Both the black civil rights and the women’s rights movements had a similar goal in mind: create opportunities for their groups that were as equal as the majority had, and to end discrimination against them and enforce constitutional voting rights to them. These two movements had to deal with the question of how one goes about pursuing such opportunities effectively. In this essay my goal is to compare and contrast the effectiveness of the methods used in both the black civil rights and the women’s rights movements.
These two movements were characterized by major campaigns of civil resistance. Acts of nonviolent protest and civil disobedience produced crisis situations between activists and government authorities. Federal, state, and local governments, businesses, and communities often had to respond immediately to these situations that highlighted the inequities face by these two movements. Forms of protests and disobedience included boycotts, marches, of course, the woman’s suffrage and a wide range of other nonviolent activities.
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The movement within the larger Civil Rights Movement (which started with the Brown v. Board of Ed. uling and moved through desegregation in public facilities up the voting rights act) that I want discuss first is the Selma to Montgomery march that Southern Christian Leadership Conference and Martin Luther King Jr. helped organize. Through the years of struggle the government proved unable to secure civil rights for Black people, and so activists started to take matters into their own hands in the early 1960’s.
The Student Nonviolent Coordinating Committee began the Selma voting rights campaign, which was to get blacks registered to vote. As the campaign tarted running out of money SCLC and MLK moved in to take it over and worked on continuing. The Selma to Montgomery march was in response to white murders of blacks. They proceeded with the march even when the governor ordered to stop, and as such were met with immense violence from law enforcement.
Following pre-march training most marchers kept to strictly nonviolent behavior, and those that use violence got talked into understanding how nonsensical and suicidal violence is. It was after this violence that the SNCC was on board with the march to help combat uch violence in the future. However, shortly after SNCC pulled its support and started organizing in Montgomery. The women’s movement was initially fueled by Black Civil Rights Movement and then by the broader social upheaval.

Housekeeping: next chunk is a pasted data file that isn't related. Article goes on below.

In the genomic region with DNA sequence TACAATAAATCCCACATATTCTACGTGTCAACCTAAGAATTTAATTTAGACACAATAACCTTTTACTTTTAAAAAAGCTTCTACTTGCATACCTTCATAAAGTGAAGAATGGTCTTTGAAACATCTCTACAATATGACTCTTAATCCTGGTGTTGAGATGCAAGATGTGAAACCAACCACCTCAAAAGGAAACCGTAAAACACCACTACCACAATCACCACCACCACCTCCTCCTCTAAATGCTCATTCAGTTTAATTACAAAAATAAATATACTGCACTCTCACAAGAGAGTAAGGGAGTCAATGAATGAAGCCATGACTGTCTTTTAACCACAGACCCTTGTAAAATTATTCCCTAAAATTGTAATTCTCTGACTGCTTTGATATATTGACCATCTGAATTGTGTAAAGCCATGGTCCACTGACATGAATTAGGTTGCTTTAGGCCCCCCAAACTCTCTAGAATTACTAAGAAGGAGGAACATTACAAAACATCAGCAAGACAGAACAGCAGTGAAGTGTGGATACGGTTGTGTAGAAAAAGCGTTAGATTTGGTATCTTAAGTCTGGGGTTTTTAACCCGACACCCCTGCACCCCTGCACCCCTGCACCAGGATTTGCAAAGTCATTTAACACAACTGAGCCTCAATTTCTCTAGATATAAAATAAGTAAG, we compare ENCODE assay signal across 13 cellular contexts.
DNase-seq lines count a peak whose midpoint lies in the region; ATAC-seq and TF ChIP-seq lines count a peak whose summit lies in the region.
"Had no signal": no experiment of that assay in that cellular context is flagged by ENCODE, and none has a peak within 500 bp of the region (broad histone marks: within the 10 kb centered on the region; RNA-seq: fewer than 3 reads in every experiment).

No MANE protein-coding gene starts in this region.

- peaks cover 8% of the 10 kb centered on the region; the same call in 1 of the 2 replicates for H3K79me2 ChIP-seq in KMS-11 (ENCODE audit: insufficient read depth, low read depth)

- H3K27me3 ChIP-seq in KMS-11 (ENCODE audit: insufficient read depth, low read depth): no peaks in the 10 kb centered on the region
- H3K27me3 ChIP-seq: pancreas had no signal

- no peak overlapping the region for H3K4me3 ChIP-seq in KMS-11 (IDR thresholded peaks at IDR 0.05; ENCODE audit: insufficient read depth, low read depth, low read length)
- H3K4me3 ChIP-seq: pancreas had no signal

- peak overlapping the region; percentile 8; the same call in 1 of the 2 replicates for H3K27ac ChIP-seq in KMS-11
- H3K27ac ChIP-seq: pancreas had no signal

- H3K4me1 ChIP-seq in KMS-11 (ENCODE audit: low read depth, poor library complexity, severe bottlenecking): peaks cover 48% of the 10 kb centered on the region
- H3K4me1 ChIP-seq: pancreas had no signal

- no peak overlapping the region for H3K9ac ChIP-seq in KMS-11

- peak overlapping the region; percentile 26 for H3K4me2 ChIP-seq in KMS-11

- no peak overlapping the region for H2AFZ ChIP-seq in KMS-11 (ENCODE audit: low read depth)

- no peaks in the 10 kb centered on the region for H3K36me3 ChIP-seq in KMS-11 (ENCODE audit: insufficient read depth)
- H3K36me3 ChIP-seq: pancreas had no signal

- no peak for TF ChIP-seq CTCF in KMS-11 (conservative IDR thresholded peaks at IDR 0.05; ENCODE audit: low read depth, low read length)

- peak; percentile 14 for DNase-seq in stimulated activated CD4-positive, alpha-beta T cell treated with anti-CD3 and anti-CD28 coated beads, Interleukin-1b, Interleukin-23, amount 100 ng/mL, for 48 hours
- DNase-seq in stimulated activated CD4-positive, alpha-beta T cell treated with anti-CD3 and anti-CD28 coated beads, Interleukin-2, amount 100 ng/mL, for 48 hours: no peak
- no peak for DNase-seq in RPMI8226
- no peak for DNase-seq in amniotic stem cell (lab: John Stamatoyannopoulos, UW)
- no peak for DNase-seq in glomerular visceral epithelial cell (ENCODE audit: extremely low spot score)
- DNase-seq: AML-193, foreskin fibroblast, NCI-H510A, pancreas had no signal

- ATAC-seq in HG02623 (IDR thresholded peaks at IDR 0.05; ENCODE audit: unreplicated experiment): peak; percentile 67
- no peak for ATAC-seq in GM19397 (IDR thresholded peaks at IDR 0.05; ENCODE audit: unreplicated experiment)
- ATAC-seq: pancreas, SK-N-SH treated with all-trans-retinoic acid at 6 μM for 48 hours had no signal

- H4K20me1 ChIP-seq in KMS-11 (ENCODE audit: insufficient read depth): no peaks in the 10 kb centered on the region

In contrast with the blacks, women were primarily well-educated by older white women of the middle-to-upper class who were in professional positions. The women’s movement used so many of the same strategies and methods as the Civil Rights Movement. In 1969, the media caught on to the movement and brought a wider audience into that in purpose created more omentum to get their goals. The opportunities for women in higher education expanded, as did their visibility in public. The movement, fueled by the successes, renewed a push for an Equal Rights Amendment to the constitution.
Two opponents deserved more while Sam Ervin opposed the amendment because he thought god made women less capable than men. The work of the women movement started to merge with the work of the civil rights movement, as both movements were seeking similar rights for their respective groups. Blacks were largely the group violently ushed back against, and the group for which affirmative action was initially formed, but both movements were met with similar opposition as they played out at the same time.
Overall, I think that in contrast to women, black men suffered even more because after they succeeded in their rights movement they were still in disadvantage because some of them were not able to read, write, and in some cases to speak, so they would still have some disadvantages. An advantage for women was that they were well educated, and they knew and were capable of doing the exact ame thing men could do, and sometimes even better. Women were treated as trash and so blacks were.
In my opinion, as a women and human being, I feel extremely proud of these two movements especially for the women suffrage because they were such a brave women that this world needs. I think that if I would have been in that same time, I would have been part of those movements to find equal rights to every citizen regardless of race, gender, age, disability, and education. References page http://www. history. com/topics/the-fght-for-womens-suffrage http://www. history. com/topics/civil-rights-movement